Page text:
How long should ‘bad press’ stick around?

New York Times Public Editor Clark Hoyt reports that old news stories are making life miserable for people, even if the information they contain is outdated or just plain wrong.

People are coming forward at the rate of roughly one a day to complain that they are being embarrassed, are worried about losing or not getting jobs, or may be losing customers because of the sudden prominence of old news articles that contain errors or were never followed up.

[Continue reading When Bad News Follows You]

Yet another reason to get your facts straight. On the other hand, should even correct stories be thrust to the forefront by optimized search code such as that utilized by the Times? If you host a college party that gets raided, and police find a 17-yeard-old freshman there, should your arrest for “corrupting the morals of a minor” be the first thing people find about you online for the rest of your life? Hoyt is right to raise concern.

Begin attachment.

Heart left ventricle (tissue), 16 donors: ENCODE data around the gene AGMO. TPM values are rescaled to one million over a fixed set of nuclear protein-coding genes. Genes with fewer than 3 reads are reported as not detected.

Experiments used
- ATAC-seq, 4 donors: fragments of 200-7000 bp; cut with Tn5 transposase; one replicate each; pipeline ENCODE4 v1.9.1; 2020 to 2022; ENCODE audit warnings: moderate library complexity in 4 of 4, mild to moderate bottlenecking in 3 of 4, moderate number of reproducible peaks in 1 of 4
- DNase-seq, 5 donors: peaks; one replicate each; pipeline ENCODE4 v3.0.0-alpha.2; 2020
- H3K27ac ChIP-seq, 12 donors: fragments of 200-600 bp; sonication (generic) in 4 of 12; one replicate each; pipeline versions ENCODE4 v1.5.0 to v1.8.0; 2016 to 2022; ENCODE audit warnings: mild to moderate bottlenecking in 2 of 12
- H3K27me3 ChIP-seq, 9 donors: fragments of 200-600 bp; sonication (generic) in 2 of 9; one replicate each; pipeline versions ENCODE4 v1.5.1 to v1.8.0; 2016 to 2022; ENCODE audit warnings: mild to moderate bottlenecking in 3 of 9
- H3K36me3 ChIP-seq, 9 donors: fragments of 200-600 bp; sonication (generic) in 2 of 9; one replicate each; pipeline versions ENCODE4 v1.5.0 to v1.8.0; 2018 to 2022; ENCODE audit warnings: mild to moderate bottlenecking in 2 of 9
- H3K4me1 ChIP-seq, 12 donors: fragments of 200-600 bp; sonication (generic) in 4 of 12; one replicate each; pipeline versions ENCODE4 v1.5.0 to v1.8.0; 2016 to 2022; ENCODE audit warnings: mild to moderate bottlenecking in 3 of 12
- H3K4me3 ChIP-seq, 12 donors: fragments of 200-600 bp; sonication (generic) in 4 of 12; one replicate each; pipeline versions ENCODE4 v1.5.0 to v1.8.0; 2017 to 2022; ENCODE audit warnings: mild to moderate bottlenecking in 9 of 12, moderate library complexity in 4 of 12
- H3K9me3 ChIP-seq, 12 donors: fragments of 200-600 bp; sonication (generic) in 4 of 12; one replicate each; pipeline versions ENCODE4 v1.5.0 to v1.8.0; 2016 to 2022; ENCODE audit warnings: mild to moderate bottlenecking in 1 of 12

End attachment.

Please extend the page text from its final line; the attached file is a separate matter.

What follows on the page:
[Addendum (8/27): It’s not just the Times who needs to be worried about this.]


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This blog is maintained by Dr. Matthew M. Reavy as a service to journalism students at the University of Scranton.



August 2007
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